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For this recording Bezuidenhout and his colleagues have drawn on the latest textual scholarship, in the hope of resolving numerous issues regarding Beethoven’s intentions: how to treat the slur (which in his time was regarded as a diminuendo), how best, and on what note, to trill, and how to honour the music’s improvisatory origins.

They considered using two different instruments but decided that would become a distraction so fixed on a bright-toned Graf copy. This was a wise decision: the first problem for every fortepiano performance is to assert its very different sound quality for ears accustomed to the sound of the Steinway. And from his incisive entry in the Emperor Concerto onwards, Bezuidenhout makes his point: this doesn’t feel like a period-instrument diminution of what the composer wanted. He extracts many refinements of colour and creates lovely effects.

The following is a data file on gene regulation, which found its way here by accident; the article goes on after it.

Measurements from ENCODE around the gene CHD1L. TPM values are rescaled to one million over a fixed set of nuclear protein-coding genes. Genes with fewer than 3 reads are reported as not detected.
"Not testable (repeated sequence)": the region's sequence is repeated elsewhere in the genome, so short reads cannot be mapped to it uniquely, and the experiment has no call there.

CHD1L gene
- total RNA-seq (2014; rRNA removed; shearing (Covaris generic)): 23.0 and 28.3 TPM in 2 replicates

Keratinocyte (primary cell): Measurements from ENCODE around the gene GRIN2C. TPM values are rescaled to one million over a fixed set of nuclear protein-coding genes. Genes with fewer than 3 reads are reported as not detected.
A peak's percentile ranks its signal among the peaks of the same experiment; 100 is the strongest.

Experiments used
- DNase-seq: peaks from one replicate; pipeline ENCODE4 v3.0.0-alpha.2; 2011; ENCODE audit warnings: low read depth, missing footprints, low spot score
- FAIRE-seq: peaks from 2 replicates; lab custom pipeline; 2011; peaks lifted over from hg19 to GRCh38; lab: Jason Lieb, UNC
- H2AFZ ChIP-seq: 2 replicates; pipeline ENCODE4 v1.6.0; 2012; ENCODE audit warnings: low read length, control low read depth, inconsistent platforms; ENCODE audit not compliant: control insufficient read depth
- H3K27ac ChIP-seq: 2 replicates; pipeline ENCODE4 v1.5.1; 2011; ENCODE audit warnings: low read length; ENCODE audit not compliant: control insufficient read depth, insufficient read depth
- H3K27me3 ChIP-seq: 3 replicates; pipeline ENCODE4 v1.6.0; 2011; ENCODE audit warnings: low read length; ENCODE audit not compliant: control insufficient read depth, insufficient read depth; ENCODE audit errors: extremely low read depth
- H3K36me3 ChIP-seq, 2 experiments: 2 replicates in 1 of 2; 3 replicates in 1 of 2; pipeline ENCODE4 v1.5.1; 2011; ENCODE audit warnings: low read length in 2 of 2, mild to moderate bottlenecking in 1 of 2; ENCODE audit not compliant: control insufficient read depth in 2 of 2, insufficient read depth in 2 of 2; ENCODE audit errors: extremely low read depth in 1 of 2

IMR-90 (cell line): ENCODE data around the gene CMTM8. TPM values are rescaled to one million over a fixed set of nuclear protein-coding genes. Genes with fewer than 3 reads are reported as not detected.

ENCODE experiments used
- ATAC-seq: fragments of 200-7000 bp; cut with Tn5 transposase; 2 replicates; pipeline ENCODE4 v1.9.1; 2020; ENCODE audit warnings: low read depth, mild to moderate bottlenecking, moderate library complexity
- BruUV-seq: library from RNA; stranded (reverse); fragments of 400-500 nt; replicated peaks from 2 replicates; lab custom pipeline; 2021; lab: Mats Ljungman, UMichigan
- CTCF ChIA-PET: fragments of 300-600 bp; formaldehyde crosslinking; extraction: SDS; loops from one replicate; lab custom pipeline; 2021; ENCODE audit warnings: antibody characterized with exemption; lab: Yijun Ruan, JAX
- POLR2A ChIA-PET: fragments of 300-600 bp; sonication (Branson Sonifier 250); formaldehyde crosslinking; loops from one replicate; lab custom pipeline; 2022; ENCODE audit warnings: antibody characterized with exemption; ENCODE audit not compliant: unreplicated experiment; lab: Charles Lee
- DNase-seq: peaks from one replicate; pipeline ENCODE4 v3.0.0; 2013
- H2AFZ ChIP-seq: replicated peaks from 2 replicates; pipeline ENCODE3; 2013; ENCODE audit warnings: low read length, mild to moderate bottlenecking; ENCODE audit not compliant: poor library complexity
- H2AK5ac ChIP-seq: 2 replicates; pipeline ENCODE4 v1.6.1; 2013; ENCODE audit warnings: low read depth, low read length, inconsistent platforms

He also dispenses with what he regards as Beethoven’s ‘grotesque’ cadenza for the Second Concerto, instead playing a ‘cut and paste’ cadenza of his own; this won’t please everybody, but it’s an interesting if futuristic solution. Thanks to his artistry – and to excellent support from the Freiburger Barockorchester and Pablo Heras-Casado – there are moments which will convince even those listeners most wedded to modern instruments. His passagework has a sustained strength which allows him to command the orchestra, and when it’s liberation time in the final movements he generates elfin mischief.

MICHAEL CHURCH Read the full review on Agora Classica

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